Understanding Disability and Inclusion
The late journalist, disability advocate and comedienne Stella Young explained this way of understanding disability:
This social model of disability understands that the community is made up of people with many abilities.
Many of them have to deal with barriers. Barriers limit some peoples’ ability to join fully in the community.
Barriers can be in:
- streets, parks and buildings
- websites and other information
- hard to hear events
- public meetings
- community’s attitudes
In Australia, almost 18% of people live with disability (Source: Australian Bureau of Statistics, Summary of Findings - 2018 Survey of Disability, Ageing and Carers (SDAC) Reference No. 4430.0).
Vision Impaired Youth Leading The Way
City of Salisbury residents Sarah, Tatt, and Jordy are partnering with Council and See Differently to raise awareness about vision impairment.
Together with the City of Salisbury, they've crafted a video promoting considerate interactions with vision-impaired individuals. The video, depicting real-life scenarios, advocates practices like turning off vehicles in driveways, announcing presence when passing, and avoiding contact with guide dogs.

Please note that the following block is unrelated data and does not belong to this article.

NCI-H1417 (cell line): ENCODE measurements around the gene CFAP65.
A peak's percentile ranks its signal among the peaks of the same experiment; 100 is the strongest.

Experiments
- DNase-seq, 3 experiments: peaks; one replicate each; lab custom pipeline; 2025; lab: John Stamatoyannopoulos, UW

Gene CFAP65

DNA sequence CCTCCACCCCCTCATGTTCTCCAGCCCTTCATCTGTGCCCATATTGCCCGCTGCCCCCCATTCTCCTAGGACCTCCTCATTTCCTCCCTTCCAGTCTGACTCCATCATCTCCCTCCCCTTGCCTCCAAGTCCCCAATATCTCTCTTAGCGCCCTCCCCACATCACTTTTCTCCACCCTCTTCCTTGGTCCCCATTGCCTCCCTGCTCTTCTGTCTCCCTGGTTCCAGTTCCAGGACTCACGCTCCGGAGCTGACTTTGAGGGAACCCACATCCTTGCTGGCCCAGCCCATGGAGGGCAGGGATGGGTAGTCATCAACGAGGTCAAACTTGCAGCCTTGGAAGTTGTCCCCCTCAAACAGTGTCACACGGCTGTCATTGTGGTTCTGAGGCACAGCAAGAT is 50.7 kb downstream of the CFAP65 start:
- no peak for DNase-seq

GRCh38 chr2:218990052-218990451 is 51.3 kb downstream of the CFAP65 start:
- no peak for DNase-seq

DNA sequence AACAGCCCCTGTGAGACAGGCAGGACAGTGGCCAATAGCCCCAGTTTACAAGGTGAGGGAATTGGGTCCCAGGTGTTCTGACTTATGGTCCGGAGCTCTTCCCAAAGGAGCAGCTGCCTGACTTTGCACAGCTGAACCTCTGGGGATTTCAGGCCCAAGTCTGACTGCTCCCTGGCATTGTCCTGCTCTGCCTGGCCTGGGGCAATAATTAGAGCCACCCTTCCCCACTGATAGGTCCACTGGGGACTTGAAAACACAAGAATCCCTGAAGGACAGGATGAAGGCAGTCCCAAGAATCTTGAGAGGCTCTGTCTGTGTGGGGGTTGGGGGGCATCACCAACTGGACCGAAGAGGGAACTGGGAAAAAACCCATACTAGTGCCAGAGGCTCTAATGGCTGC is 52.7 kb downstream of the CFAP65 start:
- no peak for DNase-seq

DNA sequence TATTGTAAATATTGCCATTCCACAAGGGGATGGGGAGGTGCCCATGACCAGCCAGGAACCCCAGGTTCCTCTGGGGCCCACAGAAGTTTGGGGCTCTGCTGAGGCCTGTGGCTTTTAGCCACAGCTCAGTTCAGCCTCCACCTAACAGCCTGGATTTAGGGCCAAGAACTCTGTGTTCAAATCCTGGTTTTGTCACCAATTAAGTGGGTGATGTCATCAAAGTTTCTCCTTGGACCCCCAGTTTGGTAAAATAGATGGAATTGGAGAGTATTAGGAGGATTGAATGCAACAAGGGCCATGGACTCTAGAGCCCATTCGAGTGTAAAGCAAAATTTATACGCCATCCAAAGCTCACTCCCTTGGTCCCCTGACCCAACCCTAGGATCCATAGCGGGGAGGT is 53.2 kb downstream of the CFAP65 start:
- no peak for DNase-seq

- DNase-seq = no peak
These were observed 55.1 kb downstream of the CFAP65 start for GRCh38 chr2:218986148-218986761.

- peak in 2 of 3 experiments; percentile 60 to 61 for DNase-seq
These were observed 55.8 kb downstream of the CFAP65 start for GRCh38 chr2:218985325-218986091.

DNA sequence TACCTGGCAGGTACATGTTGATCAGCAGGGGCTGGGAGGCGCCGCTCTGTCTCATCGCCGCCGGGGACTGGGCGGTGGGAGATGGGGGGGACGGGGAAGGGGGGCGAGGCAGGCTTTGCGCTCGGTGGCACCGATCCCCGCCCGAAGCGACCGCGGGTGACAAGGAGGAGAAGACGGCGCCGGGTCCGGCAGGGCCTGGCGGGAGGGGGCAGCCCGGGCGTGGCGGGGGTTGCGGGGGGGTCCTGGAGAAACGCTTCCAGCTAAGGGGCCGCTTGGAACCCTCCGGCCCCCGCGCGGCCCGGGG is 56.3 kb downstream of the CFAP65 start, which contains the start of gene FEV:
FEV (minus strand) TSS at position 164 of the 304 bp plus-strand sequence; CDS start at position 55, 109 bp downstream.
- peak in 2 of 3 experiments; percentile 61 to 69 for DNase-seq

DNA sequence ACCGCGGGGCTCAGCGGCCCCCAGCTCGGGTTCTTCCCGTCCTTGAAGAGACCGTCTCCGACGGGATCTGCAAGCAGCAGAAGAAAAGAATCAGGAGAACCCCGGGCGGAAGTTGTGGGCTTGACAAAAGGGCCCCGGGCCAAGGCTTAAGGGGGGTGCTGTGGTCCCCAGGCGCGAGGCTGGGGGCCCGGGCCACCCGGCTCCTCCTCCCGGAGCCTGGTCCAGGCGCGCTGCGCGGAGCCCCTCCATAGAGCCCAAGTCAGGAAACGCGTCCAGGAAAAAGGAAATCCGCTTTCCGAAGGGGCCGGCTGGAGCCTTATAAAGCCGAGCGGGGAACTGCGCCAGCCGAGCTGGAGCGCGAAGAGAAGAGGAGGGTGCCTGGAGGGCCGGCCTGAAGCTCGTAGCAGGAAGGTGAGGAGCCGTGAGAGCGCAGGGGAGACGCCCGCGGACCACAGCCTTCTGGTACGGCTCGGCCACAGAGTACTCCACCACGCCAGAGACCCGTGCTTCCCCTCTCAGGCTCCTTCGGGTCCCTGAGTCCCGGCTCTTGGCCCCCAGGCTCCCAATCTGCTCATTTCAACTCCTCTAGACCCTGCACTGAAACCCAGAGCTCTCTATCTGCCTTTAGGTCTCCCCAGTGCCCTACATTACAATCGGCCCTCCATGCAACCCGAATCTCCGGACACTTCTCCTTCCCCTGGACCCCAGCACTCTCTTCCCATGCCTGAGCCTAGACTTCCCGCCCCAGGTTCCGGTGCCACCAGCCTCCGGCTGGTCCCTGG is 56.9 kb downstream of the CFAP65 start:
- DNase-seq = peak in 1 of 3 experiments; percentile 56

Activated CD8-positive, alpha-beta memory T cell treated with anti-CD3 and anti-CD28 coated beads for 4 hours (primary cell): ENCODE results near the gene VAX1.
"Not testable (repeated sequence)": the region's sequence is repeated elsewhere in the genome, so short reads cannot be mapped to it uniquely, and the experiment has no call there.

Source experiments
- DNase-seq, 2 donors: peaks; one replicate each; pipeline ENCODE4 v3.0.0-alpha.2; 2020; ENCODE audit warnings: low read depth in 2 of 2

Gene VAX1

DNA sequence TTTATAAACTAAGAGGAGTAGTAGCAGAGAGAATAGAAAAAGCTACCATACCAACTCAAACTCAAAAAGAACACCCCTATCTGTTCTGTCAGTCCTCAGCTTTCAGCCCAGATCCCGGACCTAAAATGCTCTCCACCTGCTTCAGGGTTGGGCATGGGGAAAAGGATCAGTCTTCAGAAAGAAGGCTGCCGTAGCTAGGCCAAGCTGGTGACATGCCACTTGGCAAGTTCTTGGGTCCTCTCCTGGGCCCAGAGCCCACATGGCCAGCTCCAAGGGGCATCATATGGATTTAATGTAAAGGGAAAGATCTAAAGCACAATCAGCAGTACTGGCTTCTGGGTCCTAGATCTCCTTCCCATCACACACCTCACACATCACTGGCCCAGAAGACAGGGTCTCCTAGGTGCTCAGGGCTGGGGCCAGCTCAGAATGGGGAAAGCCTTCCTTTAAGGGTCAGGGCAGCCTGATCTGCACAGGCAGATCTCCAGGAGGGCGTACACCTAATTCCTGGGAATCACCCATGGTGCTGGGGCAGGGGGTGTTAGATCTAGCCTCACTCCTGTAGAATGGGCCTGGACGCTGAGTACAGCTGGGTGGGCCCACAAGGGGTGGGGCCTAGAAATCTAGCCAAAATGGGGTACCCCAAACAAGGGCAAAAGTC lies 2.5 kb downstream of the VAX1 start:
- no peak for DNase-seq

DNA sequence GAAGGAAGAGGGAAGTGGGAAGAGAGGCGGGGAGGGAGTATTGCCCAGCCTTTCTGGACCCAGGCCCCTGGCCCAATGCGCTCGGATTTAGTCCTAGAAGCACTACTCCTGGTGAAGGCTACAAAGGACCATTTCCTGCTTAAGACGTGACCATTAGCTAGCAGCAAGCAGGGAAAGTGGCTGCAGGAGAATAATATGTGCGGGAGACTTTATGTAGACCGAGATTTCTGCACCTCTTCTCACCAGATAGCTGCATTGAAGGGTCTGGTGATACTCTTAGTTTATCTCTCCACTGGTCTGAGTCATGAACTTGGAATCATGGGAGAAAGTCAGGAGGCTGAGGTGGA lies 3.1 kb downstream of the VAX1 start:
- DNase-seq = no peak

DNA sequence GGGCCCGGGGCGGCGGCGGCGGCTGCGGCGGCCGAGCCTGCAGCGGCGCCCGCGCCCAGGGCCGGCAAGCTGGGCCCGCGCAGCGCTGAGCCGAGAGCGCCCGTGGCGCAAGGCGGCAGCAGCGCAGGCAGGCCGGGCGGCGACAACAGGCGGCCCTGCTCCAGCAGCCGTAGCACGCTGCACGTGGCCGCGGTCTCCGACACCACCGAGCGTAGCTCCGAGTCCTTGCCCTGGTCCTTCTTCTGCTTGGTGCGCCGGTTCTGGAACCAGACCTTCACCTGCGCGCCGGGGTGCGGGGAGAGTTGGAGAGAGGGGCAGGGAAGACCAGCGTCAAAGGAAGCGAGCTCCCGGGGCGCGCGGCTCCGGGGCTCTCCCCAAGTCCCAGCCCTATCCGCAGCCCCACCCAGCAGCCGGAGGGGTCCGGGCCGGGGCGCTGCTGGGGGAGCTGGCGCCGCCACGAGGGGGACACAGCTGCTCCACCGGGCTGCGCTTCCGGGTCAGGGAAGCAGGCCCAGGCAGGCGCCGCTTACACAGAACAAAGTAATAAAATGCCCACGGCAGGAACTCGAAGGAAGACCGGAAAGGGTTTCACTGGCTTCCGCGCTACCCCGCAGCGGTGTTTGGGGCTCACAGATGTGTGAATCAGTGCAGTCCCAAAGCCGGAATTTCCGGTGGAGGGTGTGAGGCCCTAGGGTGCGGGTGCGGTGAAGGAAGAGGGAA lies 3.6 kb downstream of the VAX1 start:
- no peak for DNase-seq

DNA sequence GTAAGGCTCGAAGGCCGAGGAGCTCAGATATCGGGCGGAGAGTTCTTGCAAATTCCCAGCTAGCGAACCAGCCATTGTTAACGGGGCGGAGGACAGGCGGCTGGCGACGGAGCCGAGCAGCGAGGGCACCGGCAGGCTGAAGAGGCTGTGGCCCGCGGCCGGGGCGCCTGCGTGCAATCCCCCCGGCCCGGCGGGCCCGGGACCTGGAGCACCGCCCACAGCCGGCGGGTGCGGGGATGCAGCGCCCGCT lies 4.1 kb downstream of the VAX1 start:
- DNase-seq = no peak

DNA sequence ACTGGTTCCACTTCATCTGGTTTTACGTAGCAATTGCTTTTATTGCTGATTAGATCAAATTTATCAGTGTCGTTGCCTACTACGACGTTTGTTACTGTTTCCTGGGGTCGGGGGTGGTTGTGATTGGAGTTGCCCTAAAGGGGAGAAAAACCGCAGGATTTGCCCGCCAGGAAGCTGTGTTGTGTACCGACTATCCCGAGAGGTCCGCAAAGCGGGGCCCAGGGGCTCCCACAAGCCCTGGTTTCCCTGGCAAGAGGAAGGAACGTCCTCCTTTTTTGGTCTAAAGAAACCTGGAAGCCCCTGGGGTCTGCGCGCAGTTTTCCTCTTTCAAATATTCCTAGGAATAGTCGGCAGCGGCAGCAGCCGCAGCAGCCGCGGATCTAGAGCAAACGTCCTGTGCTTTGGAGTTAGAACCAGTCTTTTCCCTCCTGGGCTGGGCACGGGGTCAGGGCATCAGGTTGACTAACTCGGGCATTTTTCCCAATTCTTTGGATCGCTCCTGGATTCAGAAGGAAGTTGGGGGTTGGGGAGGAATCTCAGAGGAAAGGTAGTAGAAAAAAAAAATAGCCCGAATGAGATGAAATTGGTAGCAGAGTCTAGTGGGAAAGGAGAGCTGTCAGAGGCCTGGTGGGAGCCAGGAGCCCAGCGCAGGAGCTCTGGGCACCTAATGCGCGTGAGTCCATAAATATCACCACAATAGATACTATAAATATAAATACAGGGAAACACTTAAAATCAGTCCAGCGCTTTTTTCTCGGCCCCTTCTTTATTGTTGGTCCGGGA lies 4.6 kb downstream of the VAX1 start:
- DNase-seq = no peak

Available to watch below, the campaign urges community members to adopt these thoughtful behaviors. With a central message of "If in doubt, it's always okay to ask," the initiative aims to enhance inclusivity and independence, fostering a more mindful and supportive community for those with vision impairment.
Some people need better access. 4.4% of people with disability use a wheelchair. 31% of people with disability require better access in buildings, streets and parks.
But 90% of disability can’t be seen. All people with disability can help the community if allowed to do so. The 2009 report on the national consultation about a disability strategy included this quote from a submission which could be about any person with disability:
“The greatest barrier facing people with Down Syndrome is not their intellectual disability but confronting negative attitudes, overcoming outdated stereotypes and challenging the limitations placed on them by others. What they lack is not ability but opportunity”
Source: (“Shut Out- The experience of people with disabilities and their families in Australia: National Disability Strategy Consultation Report”, National People with Disabilities and Carers Council, FaHCSIA, Canberra, 2009), Page 11.
All people with disability can expect Council to remove barriers and make it easier to get on with their lives in the wider community.
Salisbury Council is committed to providing equal access for all residents to participate in the community and to Council's facilities and services, through the development of policies, procedures and practices which are responsive to their specific requirements whatever their race, culture, religion, language, age or gender.
Get in touch
You are invited to contact the City of Salisbury on 8406 8222 or via our online form to point out difficulties caused by lack of access in Council buildings, footpaths, parks and services.
By contacting Council, you can find out more about access improvements and how to be part of making these improvements happen.